Visa is making a strategic investment in mobile payment provider Square, providing the start-up with an undisclosed sum of money as well as a new advisory board member. It’s a nice boost for Square, which is on a roll as it tries to ramp up payments via a smartphone. But it also highlights the growing role of credit card companies as they try to prepare for the growing mobile payments boom.
As more and more transactions flow through a mobile phone, Visa, Mastercard and American Express have been making moves to position themselves in different ways to take advantage of this trend. It’s not just a passing interest for these companies. In many ways, they need to be actively involved in the rise of mobile payments, which can threaten to cut them and their cards out of the process. Here’s a look at what some of the biggest players are doing in the field:
Mastercard — Mastercard has been an early believer in near field communication and has been working on contactless payments all the way back to 2002 with its PayPass system. It now has 88 million PayPass cards and devices in use at 276,000 merchant locations. And it’s rolling out worldwide deployments of near field communication, a short-range wireless technology that is being used for contactless payments. Mastercard is also working with Gemalto, which will include Mastercard’s PayPass authentication and credentials in Gemalto’s SIM cards. When paired with an NFC-enabled phone, it will mean easier use of PayPass NFC transactions.
Mastercard is also reportedly teaming with Google on an application that will allow payments through NFC-enabled Android devices. This would allow Android devices to become mobile wallets that could also provide consumers with offers and discounts from retailers when they made a transaction. Mastercard is also looking at embedding NFC credentials on microSD cards, which banks such as Bank of America and others are trialing.
Visa — Visa is also working on the NFC front and is working as well on microSD solutions with banks. Visa also announced it was teaming with Samsung to bring NFC payments to the Olympics in London next year. The company is also looking to take on Paypal with its own personal payments system that builds off its VisaNet global payments network. The move takes Visa beyond its traditional strength of point of sales and into the world of electronic payments.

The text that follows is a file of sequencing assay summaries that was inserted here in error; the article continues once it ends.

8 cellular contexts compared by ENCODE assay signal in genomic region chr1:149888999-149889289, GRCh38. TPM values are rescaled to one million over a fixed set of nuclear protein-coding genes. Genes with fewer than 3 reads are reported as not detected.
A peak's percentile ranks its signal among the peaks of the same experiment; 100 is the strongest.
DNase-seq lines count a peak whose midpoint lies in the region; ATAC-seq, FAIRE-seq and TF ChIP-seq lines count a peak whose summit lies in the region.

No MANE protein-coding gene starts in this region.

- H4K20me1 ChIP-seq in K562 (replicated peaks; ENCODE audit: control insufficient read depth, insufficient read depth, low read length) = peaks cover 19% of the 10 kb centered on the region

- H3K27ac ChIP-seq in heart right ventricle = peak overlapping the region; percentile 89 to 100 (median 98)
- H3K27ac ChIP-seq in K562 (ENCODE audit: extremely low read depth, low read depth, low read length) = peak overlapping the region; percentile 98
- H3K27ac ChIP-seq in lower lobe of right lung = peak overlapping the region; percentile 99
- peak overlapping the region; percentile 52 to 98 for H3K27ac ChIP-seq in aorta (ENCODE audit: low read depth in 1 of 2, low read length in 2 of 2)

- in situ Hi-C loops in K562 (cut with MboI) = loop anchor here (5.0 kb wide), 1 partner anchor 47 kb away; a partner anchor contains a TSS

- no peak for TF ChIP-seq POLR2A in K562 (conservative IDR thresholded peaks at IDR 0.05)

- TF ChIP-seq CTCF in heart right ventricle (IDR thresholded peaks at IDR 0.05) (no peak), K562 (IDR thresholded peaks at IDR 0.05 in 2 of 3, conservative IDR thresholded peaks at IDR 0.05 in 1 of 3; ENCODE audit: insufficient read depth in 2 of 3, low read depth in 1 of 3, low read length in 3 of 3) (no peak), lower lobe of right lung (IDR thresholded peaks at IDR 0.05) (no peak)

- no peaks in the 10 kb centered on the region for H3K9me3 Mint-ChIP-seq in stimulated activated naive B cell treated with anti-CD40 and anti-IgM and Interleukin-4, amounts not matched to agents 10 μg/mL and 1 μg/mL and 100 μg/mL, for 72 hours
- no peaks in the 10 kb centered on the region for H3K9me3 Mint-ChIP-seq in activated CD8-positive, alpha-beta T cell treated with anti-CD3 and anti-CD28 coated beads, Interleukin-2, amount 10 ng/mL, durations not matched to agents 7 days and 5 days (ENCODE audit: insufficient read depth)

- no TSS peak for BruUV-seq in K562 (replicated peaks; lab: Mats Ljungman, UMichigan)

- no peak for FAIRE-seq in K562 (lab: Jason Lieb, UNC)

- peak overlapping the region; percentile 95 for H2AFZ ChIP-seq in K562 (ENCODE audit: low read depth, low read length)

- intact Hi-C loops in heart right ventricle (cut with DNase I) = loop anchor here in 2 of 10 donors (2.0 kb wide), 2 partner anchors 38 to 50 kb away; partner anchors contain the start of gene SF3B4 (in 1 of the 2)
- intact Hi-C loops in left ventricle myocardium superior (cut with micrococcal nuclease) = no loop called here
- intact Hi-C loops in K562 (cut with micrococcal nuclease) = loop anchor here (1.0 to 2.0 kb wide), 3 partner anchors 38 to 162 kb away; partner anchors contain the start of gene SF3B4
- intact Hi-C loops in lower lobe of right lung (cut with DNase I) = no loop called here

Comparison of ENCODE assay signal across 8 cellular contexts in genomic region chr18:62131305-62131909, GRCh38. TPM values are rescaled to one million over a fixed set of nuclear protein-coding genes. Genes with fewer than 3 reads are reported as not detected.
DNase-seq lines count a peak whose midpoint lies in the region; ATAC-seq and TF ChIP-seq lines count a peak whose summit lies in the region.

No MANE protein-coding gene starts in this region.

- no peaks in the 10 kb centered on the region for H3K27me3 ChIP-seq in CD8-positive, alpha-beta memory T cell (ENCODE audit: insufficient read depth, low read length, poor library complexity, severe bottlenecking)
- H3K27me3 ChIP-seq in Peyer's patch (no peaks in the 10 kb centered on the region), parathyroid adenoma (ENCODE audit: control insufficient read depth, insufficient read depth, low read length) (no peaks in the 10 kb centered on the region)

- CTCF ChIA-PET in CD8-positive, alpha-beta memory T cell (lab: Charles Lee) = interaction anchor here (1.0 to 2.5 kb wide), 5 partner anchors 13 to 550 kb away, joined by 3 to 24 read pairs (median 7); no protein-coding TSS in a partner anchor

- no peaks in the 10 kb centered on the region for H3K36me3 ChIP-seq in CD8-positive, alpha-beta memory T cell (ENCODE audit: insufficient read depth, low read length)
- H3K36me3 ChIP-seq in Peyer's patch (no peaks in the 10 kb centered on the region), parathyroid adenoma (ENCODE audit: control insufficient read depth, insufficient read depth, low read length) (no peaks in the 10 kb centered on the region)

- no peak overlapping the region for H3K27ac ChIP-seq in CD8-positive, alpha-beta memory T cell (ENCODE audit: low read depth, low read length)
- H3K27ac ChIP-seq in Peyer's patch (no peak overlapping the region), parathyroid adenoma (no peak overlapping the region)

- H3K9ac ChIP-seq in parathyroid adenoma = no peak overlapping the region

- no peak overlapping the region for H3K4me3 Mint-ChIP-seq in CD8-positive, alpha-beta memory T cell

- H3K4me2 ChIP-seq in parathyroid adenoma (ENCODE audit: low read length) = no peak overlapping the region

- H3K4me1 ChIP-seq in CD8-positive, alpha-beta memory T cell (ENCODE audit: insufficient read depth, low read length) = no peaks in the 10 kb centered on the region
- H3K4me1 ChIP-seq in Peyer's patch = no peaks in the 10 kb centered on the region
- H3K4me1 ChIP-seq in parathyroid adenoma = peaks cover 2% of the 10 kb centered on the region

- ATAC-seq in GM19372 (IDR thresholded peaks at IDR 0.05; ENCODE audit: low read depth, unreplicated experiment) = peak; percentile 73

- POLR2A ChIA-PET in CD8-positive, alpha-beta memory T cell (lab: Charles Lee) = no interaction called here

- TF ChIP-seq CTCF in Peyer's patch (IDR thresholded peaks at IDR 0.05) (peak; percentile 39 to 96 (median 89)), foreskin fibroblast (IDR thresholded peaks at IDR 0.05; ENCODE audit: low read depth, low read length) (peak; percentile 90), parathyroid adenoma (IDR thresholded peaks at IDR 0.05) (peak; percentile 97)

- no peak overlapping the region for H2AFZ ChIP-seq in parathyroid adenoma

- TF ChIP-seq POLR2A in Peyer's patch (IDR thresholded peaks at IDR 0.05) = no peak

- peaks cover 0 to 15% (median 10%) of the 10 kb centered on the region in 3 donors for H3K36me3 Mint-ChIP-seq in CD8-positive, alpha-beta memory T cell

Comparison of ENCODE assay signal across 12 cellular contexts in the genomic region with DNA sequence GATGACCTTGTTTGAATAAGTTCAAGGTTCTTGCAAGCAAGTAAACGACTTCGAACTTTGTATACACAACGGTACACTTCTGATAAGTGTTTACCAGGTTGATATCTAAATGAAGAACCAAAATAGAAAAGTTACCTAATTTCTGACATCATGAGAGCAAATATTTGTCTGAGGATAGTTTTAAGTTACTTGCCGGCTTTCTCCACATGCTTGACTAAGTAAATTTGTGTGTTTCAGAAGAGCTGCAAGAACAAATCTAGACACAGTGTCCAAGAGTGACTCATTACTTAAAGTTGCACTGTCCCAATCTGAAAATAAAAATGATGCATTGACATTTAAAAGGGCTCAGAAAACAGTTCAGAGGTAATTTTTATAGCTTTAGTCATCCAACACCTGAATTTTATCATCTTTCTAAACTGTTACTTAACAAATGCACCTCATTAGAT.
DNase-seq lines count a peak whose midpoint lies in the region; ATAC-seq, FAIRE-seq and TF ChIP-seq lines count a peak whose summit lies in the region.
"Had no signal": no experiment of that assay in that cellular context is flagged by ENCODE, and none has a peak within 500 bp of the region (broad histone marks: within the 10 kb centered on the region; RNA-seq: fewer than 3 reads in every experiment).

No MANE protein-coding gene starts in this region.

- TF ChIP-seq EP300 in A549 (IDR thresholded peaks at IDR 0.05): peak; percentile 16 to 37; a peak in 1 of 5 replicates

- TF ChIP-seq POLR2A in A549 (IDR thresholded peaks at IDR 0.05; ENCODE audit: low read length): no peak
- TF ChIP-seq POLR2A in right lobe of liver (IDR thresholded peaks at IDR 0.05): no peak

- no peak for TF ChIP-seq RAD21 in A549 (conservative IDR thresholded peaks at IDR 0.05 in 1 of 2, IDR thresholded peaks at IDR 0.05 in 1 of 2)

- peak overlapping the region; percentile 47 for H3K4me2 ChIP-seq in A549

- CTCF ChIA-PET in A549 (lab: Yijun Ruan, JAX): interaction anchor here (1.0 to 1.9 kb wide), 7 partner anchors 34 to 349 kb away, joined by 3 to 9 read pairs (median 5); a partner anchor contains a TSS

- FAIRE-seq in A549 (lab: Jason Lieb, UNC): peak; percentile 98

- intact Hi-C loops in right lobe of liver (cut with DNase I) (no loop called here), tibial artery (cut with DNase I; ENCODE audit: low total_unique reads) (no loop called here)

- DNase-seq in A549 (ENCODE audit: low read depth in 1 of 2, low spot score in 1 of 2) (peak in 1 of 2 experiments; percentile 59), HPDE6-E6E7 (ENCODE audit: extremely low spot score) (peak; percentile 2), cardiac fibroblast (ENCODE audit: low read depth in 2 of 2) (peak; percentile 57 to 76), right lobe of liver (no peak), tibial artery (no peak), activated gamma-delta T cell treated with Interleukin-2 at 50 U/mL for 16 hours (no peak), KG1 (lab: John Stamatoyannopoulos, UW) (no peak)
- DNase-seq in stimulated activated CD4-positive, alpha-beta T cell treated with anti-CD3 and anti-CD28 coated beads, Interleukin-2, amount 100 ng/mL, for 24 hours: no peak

With the investment in Square, Visa is also showing that it’s looking to tap mobile card readers to help grow the number of merchants who can tap into its global payment network. This is more than just a symbolic move. It validates the work of Square and rivals Intuit and VeriFone and it also puts Visa in a position to acquire Square or at the very least, learn a lot about this business. Visa is also getting into virtual goods monetization with its acquisition of Playspan in February, which offers a payment platform for developers looking to sell virtual goods. Visa is showing a lot of diversity, trying to be in a number of places as new payment opportunities arise.
American Express — AmEx recently threw its hat into the personal payments ring with Serve, a new payment network that allows people to pay each other online, through mobile phones and through American Express’ merchant locations. Funds can be added to Serve accounts from a variety of sources including debit cards, bank accounts and credits cards including American Express rivals. Users can manage their accounts and make payments through a smartphone app or using a prepaid card linked to Serve, which is good at all American Express locations. Serve also plans on delivering marketing offers to users, which could be a lucrative business for payment processors.
Serve pits AmEx against PayPal but it also positions the company better in the broader mobile payments market. The platform is meant to evolve over time and will eventually incorporate NFC payments. In the meantime, American Express also announced it is partnering with mobile payment start-up Payfone, which is poised to unveil a payment processing system that allows customers to pay using their mobile phone number. The alliance helps Serve provide more payment options like carrier billing, which is another major piece of the mobile payments realm. American Express has been more quiet on the mobile payments front but it’s showing that its eager to catch up.
As I said earlier, the credit card companies know they need to get active in mobile payments or risk being bypassed. But as we’ve noted before, mobile payments is a broad category that means a lot of things from NFC and carrier billing to more personal payment networks and solutions like Starbucks’ mobile card app. The card companies already have an enviable relationship with consumers that they are now leveraging as they move in this direction. But the key for these companies is to ensure they’re represented in all of these new and sometimes competing payment options as they emerge. It’s still early but the increased movement by the big credit card companies show they don’t want to be caught flatfooted when these things take off.